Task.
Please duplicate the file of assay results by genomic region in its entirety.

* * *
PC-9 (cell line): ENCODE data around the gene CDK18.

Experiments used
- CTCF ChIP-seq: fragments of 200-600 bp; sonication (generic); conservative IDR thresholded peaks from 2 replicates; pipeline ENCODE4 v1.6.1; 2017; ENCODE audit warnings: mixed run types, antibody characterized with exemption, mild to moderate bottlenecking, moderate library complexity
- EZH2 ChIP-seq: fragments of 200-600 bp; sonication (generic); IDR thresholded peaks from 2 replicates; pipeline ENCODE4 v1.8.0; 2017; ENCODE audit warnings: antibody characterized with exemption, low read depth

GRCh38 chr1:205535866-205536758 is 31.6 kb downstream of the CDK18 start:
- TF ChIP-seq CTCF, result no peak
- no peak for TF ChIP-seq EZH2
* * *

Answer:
PC-9 (cell line): ENCODE data around the gene CDK18.

Experiments used
- CTCF ChIP-seq: fragments of 200-600 bp; sonication (generic); conservative IDR thresholded peaks from 2 replicates; pipeline ENCODE4 v1.6.1; 2017; ENCODE audit warnings: mixed run types, antibody characterized with exemption, mild to moderate bottlenecking, moderate library complexity
- EZH2 ChIP-seq: fragments of 200-600 bp; sonication (generic); IDR thresholded peaks from 2 replicates; pipeline ENCODE4 v1.8.0; 2017; ENCODE audit warnings: antibody characterized with exemption, low read depth

GRCh38 chr1:205535866-205536758 is 31.6 kb downstream of the CDK18 start:
- TF ChIP-seq CTCF, result no peak
- no peak for TF ChIP-seq EZH2